Fixed U.S. mortgage rates rose for a third straight week, signaling the Federal Reserve Board's plan to lower borrowing cost is stalling.
The average 30-year rate jumped 30 basis points from the previous week, to 5.59%, for the week that ended Thursday, Freddie Mac said. The 15-year rate averaged 5.06%, Freddie said Thursday.
The Fed said March 18 that it would purchase as much as $1.25 trillion in securities from Fannie Mae and Freddie Mac to help drive borrowing costs lower. The program helped push rates to a record-low 4.78% twice in April.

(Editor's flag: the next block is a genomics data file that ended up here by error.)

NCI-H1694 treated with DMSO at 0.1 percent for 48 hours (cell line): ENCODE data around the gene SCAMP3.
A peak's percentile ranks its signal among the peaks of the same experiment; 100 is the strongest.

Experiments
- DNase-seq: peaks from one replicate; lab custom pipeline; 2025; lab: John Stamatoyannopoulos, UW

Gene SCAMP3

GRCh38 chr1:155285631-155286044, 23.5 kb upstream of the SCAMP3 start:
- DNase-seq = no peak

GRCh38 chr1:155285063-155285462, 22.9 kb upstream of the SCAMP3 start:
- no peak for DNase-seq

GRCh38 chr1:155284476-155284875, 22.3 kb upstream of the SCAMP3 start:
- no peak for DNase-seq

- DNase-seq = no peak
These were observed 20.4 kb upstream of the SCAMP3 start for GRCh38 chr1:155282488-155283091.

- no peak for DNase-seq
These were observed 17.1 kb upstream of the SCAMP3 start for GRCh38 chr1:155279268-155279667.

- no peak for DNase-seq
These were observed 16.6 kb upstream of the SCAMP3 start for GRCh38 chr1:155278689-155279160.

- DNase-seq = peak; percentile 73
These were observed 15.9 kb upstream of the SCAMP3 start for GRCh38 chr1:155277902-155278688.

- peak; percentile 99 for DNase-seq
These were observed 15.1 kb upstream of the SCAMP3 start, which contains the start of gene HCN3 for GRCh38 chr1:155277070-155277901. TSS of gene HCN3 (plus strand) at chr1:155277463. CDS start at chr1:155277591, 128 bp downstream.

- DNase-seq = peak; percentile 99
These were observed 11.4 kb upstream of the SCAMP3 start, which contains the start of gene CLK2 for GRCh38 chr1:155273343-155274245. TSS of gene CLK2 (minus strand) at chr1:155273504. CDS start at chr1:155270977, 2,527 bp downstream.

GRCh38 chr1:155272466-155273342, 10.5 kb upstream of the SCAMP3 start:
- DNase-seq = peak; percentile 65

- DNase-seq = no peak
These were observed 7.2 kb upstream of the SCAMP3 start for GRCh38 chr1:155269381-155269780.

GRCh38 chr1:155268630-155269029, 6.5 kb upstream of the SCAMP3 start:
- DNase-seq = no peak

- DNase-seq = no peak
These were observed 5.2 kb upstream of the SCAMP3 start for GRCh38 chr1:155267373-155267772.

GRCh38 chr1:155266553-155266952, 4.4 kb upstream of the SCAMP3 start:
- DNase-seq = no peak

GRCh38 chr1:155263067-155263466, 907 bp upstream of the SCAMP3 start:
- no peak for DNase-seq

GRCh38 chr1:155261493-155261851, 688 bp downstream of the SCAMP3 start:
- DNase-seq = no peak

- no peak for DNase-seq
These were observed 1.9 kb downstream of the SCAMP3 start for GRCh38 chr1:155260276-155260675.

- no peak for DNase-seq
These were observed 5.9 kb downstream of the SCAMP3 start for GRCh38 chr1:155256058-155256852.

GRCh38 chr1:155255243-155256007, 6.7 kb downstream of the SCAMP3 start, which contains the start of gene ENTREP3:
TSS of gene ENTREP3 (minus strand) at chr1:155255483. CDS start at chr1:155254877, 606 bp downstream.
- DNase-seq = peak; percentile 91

Now rates are climbing along with Treasury yields on investor concern that a greater supply of government debt being sold to fund federal spending will fuel inflation. Yields on Fannie and Freddie mortgage securities rose Wednesday to a level not seen since the Fed announced its plan.